$ wget https://download.documentfoundation.org/libreoffice/stable/6.4.5/rpm/x86_64/LibreOffice_6.4.5_Linux_x86-64_rpm.tar.gz
Once you have the RPM file downloaded, you will need to extract it using the following command:
$ tar -xvf LibreOffice_6.4.5_Linux_x86-64_rpm.tar.gz
Next, use this command to install all the RPM files using the DNF package manager:
$ cd LibreOffice_18.104.22.168_Linux_x86-64_rpm $ sudo dnf install RPMS/*.rpm
And that’s it! You have successfully installed LibreOffice on your Fedora system.
How to Uninstall LibreOffice on Fedora
Let’s say you don’t like LibreOffice, or you have messed up some settings or configurations and want a fresh installation. Either way, you will need to remove LibreOffice from your system. As such, to complete the tutorial here is a quick guide on how to uninstall LibreOffice from Fedora.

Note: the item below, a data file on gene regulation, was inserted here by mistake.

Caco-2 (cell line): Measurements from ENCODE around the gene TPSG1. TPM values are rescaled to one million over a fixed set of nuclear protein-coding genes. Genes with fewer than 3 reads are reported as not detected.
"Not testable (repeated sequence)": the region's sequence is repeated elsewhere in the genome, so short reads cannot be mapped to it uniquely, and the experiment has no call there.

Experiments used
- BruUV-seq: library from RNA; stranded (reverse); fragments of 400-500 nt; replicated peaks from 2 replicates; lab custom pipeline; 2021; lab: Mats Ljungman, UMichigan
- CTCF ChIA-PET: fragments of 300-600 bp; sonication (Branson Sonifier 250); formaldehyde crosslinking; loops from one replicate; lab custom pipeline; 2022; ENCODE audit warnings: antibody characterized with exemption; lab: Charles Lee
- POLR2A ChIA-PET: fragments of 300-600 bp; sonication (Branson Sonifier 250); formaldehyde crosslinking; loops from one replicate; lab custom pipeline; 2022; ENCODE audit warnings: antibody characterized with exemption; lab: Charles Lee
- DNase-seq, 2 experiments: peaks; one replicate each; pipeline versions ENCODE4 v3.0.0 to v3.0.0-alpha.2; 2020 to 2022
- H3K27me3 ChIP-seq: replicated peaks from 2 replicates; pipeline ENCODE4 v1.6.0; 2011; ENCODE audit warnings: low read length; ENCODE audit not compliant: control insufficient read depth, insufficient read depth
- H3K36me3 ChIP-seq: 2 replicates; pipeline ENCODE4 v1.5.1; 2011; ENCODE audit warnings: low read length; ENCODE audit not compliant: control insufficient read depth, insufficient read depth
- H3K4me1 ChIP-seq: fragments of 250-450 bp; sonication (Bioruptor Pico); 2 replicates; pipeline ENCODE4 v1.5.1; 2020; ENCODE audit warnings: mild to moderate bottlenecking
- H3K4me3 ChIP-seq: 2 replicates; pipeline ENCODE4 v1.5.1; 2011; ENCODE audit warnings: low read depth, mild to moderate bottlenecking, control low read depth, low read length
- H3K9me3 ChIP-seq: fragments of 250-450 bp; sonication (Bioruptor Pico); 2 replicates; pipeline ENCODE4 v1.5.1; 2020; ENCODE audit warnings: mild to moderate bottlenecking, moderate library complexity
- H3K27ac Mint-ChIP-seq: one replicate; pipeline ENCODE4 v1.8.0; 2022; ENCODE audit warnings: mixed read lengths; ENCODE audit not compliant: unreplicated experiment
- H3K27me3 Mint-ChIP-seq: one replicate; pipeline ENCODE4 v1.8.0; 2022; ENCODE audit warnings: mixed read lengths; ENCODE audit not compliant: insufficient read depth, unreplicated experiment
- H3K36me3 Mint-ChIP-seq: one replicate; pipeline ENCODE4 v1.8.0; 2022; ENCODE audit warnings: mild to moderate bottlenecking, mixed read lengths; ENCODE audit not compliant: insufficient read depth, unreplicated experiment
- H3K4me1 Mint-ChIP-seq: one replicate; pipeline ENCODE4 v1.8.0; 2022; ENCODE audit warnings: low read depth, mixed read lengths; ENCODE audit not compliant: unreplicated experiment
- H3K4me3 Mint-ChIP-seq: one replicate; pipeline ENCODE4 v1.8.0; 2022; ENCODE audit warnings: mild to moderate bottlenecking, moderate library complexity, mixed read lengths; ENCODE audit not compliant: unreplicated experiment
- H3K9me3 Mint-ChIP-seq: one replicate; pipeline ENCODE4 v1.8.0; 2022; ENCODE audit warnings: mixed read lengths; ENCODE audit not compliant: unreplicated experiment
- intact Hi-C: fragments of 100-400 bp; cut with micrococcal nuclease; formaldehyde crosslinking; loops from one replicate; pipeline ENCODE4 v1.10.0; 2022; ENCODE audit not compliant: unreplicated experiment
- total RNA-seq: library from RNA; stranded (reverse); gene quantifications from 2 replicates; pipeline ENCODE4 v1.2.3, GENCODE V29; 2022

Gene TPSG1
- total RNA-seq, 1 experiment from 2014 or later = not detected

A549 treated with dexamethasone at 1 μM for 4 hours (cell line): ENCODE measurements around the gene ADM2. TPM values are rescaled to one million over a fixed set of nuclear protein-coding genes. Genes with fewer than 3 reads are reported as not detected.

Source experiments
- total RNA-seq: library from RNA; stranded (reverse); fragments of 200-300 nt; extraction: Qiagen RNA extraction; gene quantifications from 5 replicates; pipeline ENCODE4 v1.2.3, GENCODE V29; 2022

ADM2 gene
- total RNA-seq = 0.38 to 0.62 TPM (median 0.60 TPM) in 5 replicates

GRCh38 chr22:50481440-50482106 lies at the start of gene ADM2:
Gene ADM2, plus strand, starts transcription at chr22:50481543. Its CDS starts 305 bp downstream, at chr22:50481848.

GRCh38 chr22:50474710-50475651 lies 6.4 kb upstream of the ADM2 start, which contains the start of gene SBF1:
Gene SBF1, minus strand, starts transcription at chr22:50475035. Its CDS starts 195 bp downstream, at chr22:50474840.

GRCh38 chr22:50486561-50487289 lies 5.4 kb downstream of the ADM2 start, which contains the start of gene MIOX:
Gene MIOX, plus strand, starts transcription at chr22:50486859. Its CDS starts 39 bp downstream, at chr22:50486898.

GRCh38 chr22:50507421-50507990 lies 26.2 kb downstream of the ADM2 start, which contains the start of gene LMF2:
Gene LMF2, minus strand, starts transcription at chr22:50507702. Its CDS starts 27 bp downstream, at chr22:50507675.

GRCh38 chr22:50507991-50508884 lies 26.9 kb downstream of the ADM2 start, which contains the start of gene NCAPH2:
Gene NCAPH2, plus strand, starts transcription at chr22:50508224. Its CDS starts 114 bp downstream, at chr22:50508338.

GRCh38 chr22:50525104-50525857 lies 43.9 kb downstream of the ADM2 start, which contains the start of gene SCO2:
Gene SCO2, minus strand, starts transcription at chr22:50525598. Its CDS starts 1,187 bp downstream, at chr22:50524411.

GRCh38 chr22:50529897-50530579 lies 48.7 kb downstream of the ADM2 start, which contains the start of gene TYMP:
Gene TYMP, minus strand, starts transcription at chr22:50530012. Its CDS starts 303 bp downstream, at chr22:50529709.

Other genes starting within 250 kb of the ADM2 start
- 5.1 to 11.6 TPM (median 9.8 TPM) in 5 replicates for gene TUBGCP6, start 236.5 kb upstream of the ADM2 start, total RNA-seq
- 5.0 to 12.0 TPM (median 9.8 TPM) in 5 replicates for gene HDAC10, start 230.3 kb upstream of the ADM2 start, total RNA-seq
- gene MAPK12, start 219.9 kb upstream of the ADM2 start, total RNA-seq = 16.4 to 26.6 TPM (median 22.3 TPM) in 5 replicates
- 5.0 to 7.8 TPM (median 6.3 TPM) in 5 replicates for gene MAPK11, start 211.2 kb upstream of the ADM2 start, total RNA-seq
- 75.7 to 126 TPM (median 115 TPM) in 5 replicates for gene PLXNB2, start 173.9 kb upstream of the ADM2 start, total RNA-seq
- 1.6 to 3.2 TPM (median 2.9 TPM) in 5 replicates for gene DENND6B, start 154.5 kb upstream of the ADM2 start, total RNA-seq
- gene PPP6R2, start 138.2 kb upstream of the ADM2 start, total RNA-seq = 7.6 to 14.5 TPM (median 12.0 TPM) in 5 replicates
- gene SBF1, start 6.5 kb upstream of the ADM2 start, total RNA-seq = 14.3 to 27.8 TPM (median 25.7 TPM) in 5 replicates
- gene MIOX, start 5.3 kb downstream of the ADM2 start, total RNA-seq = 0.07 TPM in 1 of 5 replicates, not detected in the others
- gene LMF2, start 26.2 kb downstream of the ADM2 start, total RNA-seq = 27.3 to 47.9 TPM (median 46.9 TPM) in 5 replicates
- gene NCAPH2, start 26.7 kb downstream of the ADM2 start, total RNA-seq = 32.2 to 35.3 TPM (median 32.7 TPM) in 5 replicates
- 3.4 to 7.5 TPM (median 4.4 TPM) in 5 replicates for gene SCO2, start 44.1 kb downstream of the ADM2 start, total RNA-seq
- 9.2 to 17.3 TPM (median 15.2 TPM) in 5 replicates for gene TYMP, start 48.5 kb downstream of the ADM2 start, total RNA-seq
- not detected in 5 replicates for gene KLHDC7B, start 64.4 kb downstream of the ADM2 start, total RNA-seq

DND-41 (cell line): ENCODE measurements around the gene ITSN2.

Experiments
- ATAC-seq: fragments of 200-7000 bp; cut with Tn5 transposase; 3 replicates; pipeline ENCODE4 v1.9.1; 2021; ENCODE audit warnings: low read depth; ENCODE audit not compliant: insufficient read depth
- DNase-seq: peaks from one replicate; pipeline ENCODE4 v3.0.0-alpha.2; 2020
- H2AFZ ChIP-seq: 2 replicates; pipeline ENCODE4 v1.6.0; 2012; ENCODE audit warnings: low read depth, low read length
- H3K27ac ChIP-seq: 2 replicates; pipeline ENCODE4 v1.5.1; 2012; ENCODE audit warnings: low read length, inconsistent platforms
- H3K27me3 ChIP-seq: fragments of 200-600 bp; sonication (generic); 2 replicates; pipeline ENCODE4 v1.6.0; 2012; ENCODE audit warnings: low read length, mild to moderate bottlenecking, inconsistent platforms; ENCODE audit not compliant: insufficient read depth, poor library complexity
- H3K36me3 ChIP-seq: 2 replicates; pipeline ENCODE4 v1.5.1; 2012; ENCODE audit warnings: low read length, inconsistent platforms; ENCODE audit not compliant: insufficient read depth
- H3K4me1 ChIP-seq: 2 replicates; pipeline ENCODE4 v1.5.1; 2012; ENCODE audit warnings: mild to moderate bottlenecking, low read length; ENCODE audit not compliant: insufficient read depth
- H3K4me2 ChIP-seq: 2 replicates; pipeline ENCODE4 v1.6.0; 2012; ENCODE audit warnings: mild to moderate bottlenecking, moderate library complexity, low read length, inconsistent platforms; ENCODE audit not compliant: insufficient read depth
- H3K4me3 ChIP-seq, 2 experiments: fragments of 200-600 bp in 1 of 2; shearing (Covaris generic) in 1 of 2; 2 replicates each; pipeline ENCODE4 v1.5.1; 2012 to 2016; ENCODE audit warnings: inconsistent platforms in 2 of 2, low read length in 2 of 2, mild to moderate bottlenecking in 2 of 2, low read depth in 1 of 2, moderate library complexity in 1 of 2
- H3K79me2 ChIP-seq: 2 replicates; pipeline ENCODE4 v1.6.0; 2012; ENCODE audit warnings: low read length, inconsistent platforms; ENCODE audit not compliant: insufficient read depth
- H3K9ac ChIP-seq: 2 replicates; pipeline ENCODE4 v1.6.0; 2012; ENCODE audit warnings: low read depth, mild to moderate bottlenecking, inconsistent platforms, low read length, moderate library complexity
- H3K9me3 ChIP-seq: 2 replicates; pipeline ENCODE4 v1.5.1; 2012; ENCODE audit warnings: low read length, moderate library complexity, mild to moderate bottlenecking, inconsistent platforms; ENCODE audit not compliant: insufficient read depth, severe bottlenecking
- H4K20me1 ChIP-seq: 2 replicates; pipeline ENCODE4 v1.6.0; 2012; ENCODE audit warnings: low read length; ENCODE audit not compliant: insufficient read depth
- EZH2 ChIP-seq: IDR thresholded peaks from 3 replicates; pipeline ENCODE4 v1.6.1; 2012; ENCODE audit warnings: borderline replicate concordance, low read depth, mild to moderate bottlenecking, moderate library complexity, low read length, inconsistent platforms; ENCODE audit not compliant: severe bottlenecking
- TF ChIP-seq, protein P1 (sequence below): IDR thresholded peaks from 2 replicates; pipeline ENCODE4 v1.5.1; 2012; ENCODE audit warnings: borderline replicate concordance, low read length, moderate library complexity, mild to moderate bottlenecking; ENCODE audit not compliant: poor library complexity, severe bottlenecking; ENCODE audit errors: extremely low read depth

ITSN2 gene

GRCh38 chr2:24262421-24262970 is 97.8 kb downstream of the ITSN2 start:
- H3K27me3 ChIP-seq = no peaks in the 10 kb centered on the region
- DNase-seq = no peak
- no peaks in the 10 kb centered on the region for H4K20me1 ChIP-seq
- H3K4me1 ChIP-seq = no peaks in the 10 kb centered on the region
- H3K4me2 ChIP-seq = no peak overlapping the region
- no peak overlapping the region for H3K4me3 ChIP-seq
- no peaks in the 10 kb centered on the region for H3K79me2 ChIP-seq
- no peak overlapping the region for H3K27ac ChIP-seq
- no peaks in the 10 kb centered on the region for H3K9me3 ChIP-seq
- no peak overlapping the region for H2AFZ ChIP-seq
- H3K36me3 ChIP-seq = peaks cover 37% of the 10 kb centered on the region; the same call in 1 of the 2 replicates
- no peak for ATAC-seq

All you need to do is open your terminal, and type in the following command:
$ sudo dnf remove libreoffice*
Wait for a few seconds for the process to run itself and LibreOffice will be completely removed from your system.
Why using snap or download rpms manually when LibreOffice is in the repositories of Fedora and part of the default installation (Workstation-spin)?
It’s because Libre Office 7 not now in repo.. if you need to try it, just download RPMs… ist nice, fast.. new libre is very good!
With Libreoffice being available in repo or having Flatpak as the default in fedora, why would you use snaps?
flatpak install libreoffice (This is the easiest way to get the latest Libreoffice on Fedora.)
sudo dnf install libreoffice (This may not give the latest version.)